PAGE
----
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Physics has a law that explains everything. And it’s brought to you by the number three

Jamie Seidel: News Corp Australia Network

The rule of three has become something akin to a social law of gravity — as if the number is behind everything.

Three groups of experimentalists have independently observed a strange state of matter that forms from three particles of any type and at any scale, from practically infinitesimal to infinite.

Forget pairs. They’re old pat. And 42? We still don’t know the question.

Three rings to rule them all, and in the darkness bind them ... apologies  Lord Of The Rings purists.
Three rings to rule them all, and in the darkness bind them … apologies to Lord Of The Rings purists.

Comedians insist three is the best pattern to exploit perceptions and deliver punchlines; three features prominently in titles, such as The Three Little Pigs, Three Musketeers, Goldilocks and the Three Bears; even the Romans believed three was the ultimate number: “Omne trium perfectum” was their mantra — everything that comes in threes is perfect.

Now, it seems Mother Nature may also think in threes. Especially at the very edge of physics — quantum mechanics.

A Soviet nuclear physicist first proposed the idea back in the 1970s — and was met with derision.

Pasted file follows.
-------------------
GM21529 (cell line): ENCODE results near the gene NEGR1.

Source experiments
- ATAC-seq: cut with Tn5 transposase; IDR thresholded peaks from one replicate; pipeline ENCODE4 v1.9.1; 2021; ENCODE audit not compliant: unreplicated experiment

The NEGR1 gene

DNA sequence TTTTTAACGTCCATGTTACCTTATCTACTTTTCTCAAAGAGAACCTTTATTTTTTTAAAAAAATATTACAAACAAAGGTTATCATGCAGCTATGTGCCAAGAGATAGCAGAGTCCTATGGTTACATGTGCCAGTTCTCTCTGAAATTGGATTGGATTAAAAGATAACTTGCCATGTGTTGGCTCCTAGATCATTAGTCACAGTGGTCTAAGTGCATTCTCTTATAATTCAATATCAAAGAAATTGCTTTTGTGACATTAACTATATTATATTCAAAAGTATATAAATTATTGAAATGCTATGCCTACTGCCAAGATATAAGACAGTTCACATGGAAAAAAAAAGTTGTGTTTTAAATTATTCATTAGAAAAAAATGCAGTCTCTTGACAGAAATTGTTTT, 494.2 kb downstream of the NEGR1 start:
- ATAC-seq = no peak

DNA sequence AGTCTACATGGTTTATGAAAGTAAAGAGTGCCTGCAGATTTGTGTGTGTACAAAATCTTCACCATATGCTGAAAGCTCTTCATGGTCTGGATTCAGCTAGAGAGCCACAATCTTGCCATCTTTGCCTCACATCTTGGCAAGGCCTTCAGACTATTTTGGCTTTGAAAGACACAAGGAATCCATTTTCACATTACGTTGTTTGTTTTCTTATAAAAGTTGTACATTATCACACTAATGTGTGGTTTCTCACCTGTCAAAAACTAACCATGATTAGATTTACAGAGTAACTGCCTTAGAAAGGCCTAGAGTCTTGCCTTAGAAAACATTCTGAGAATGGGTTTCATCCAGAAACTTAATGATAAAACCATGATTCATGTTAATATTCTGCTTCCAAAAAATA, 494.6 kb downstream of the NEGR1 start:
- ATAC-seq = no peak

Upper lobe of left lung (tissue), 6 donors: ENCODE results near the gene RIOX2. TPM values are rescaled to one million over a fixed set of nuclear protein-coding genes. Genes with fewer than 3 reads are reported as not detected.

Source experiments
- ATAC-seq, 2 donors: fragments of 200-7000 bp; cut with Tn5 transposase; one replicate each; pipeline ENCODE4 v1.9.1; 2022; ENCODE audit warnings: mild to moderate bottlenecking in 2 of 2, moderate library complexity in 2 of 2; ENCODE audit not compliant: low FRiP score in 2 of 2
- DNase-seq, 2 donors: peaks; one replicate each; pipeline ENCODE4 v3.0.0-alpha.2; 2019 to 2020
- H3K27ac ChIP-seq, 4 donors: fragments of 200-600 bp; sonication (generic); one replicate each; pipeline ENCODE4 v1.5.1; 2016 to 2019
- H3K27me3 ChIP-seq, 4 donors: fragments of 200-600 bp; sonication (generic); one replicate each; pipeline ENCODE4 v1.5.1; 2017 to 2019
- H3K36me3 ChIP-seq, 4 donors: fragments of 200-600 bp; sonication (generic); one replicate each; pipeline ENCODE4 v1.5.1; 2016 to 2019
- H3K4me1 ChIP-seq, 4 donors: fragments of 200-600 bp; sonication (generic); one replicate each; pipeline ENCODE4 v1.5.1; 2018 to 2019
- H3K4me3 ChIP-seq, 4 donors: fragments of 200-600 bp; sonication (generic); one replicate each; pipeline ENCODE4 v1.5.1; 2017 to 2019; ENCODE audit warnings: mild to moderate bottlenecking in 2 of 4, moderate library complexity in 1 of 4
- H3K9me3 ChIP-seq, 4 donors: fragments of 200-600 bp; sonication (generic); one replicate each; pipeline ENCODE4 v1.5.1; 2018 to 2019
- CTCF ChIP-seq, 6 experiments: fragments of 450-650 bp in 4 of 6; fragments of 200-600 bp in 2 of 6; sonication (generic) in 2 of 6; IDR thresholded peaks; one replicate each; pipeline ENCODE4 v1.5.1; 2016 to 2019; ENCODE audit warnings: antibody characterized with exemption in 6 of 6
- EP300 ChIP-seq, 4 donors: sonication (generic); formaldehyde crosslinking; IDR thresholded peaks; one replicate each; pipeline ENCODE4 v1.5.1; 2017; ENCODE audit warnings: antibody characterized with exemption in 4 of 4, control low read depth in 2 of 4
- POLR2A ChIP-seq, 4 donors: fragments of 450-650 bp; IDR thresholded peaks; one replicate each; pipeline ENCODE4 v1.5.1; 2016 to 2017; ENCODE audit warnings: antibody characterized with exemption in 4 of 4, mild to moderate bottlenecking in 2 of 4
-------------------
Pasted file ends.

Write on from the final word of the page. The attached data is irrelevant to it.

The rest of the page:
For 45 years number-crunchers around the world have been attempting to topple Vitaly Efimov’s idea and prove his equations wrong.

Shih-Kuang Tung of the University of Chicago
Shih-Kuang Tung of the University of Chicago holding Borromean rings, which have often been used as a symbol of unity. If one ring is removed, all three fall apart.

They’ve failed; and his “outlandish” theory is now on the point of being proven.

Most importantly, Efimov felt that sets of three particles could arrange themselves in an infinite, layered pattern. What form these layers take helps determine the makeup of matter itself.

Jump forward four decades, and technological advances now allow his groups of three quantum particles to be studied and manipulated.

The quantum condition — now known as Efimov’s state — is visible only under supremely cold conditions. Matter, when chilled to a few billionths of a degree above Absolute Zero, does strange things …

If you want the technical details, read Quanta Magazine’s article which examines the recent research papers.

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